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Is Vanguard Value Index Investor (VIVAX) a Strong Mutual Fund Pick Right Now?

Investors in search of a Large Cap Value fund might want to consider looking at Vanguard Value Index Investor (VIVAX). VIVAX has no Zacks Mutual Fund Rank, but we have been able to look into other metrics like performance, volatility, and cost.

Objective

VIVAX is classified in the Large Cap Value segment by Zacks, which is an area full of possibilities. Investors interested in a stable income stream fund these mutual funds very appealing because they have a unique investing strategy. Large Cap Value funds invest in stocks with a market capitalization of $10 billion or more, but whose share prices do not reflect their intrinsic value. This tactic often leads to low P/E ratios and high dividend yields; however, these funds'high growth opportunity are often slowed, as large-cap securities are generally in stable industries with low to moderate growth prospects.

History of Fund/Manager

VIVAX is a part of the Vanguard Group family of funds, a company based out of Malvern, PA. Vanguard Value Index Investor made its debut in November of 1992, and since then, VIVAX has accumulated about $315.96 million in assets, per the most up-to-date date available. Gerard C. O'Reilly is the fund's current manager and has held that role since December of 1994.

Performance

Investors naturally seek funds with strong performance. This fund in particular has delivered a 5-year annualized total return of 9.55%, and it sits in the top third among its category peers. Investors who prefer analyzing shorter time frames should look at its 3-year annualized total return of 11.24%, which places it in the top third during this time-frame.

When looking at a fund's performance, it is also important to note the standard deviation of the returns. The lower the standard deviation, the less volatility the fund experiences. Over the past three years, VIVAX's standard deviation comes in at 11.99%, compared to the category average of 10.13%. Looking at the past 5 years, the fund's standard deviation is 11.64% compared to the category average of 10.24%. This makes the fund more volatile than its peers over the past half-decade.

Risk Factors

It's always important to be aware of the downsides to any future investment, so one should not discount the risks that come with this segment. VIVAX lost 53.97% in the most recent bear market and underperformed its peer group by 3%. These results could imply that the fund is a worse choice than its peers during a sliding market environment.

Investors should not forget about beta, an important way to measure a mutual fund's risk compared to the market as a whole. VIVAX has a 5-year beta of 0.94, which means it is likely to be less volatile than the market average. Alpha is an additional metric to take into consideration, since it represents a portfolio's performance on a risk-adjusted basis relative to a benchmark, which in this case, is the S&P 500. VIVAX's 5-year performance has produced a negative alpha of -1.06, which means managers in this portfolio find it difficult to pick securities that generate better-than-benchmark returns.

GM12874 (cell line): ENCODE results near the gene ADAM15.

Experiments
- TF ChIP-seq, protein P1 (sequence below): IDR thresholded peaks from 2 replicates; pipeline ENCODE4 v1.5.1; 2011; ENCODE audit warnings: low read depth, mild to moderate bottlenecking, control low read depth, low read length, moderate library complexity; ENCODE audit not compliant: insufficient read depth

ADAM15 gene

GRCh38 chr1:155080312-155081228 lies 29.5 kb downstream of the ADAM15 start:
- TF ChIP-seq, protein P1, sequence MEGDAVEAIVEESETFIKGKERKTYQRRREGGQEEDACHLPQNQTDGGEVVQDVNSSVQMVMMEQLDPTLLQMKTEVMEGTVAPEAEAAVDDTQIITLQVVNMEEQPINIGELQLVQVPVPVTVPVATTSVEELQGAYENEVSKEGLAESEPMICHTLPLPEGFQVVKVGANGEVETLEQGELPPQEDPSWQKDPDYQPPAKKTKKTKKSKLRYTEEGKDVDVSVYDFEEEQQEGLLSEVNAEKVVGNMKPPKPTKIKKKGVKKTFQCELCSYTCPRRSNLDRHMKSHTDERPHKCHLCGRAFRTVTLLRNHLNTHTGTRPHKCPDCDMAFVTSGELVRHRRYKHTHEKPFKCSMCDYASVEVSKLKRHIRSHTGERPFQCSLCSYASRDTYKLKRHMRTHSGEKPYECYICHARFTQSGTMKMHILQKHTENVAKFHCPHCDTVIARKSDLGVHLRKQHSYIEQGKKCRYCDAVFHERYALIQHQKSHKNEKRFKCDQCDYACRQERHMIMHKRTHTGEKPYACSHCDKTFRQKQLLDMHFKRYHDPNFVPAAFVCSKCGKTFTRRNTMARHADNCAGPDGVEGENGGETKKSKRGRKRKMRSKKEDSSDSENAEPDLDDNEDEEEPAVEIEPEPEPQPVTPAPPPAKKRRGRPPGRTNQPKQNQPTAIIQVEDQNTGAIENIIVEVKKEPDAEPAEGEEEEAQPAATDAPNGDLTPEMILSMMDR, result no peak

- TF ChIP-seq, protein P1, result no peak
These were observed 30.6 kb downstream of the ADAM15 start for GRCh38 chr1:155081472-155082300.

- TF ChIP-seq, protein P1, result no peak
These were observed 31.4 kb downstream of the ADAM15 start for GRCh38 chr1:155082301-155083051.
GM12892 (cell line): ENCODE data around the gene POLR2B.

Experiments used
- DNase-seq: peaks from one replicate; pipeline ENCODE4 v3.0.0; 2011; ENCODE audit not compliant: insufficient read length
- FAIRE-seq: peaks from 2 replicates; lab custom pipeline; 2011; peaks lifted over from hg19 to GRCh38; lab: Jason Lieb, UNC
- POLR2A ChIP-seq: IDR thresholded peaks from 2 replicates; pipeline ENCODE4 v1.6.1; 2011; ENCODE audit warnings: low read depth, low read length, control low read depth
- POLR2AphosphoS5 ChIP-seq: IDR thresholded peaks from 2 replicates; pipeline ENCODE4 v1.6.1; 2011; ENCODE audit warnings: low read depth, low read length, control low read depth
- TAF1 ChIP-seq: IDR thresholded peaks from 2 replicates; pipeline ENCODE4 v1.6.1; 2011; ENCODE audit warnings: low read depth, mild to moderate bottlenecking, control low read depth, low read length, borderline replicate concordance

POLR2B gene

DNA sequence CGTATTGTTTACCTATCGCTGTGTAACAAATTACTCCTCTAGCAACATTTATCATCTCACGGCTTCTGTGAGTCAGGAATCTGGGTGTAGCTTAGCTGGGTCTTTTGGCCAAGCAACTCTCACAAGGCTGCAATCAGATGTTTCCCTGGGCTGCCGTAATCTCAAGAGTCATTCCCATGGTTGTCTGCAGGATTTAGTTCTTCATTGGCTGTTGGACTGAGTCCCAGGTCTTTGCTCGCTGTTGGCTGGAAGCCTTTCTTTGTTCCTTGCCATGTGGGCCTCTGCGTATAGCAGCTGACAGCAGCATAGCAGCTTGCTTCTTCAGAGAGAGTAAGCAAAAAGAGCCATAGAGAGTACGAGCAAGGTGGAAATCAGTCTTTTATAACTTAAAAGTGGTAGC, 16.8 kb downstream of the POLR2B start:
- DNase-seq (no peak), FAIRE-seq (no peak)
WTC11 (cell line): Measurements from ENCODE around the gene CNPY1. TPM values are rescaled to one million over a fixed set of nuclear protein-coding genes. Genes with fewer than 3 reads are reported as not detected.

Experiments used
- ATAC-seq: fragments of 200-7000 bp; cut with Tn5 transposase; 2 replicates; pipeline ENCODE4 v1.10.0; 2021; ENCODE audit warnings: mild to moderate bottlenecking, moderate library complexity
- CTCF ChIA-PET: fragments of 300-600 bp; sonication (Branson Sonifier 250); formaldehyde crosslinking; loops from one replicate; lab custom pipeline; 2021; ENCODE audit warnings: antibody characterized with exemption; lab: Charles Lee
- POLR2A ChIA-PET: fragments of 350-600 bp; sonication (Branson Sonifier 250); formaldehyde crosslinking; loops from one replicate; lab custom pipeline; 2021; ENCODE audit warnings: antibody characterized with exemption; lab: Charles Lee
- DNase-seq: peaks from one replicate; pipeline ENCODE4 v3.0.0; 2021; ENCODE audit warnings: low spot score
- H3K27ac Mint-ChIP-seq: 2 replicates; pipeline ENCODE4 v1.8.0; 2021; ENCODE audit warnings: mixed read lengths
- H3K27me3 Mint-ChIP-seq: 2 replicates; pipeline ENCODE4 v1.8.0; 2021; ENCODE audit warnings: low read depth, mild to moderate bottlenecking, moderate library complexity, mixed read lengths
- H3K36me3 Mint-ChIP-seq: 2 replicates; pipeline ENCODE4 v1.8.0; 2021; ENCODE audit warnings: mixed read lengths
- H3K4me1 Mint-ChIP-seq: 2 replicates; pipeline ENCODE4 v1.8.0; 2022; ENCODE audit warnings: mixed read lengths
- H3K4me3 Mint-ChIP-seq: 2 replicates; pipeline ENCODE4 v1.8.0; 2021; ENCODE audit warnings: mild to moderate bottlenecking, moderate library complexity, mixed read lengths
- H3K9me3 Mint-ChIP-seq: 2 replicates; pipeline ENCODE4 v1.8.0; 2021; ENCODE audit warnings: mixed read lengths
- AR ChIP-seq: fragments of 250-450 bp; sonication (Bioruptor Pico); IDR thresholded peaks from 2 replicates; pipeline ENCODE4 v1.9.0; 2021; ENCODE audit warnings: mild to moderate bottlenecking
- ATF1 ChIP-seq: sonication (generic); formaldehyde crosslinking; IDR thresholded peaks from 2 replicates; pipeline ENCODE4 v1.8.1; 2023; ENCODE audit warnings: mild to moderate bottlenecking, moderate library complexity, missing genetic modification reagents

Holdings

Exploring the equity holdings of a mutual fund is also a valuable exercise. This can show us how the manager is applying their stated methodology, as well as if there are any inherent biases in their approach. For this particular fund, the focus is principally on equities that are traded in the United States.

Currently, this mutual fund is holding 89.04% stock in stocks, with an average market capitalization of $133.35 billion. The fund has the heaviest exposure to the following market sectors:

  1. Finance
  2. Technology
  3. Industrial Cyclical
  4. Health

Expenses

For investors, taking a closer look at cost-related metrics is key, since costs are increasingly important for mutual fund investing. Competition is heating up in this space, and a lower cost product will likely outperform its otherwise identical counterpart, all things being equal. In terms of fees, VIVAX is a no load fund. It has an expense ratio of 0.17% compared to the category average of 0.99%. VIVAX is actually cheaper than its peers when you consider factors like cost.

Investors should also note that the minimum initial investment for the product is $3,000 and that each subsequent investment needs to be at $1.

Bottom Line

Your research on the Large Cap Value segment doesn't have to stop here. You can check out all the great mutual fund tools we have to offer by going to www.zacks.com/funds/mutual-funds to see the additional features we offer as well for additional information. Want to learn even more? We have a full suite of tools on stocks that you can use to find the best choices for your portfolio too, no matter what kind of investor you are.


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The views and opinions expressed herein are the views and opinions of the author and do not necessarily reflect those of Nasdaq, Inc.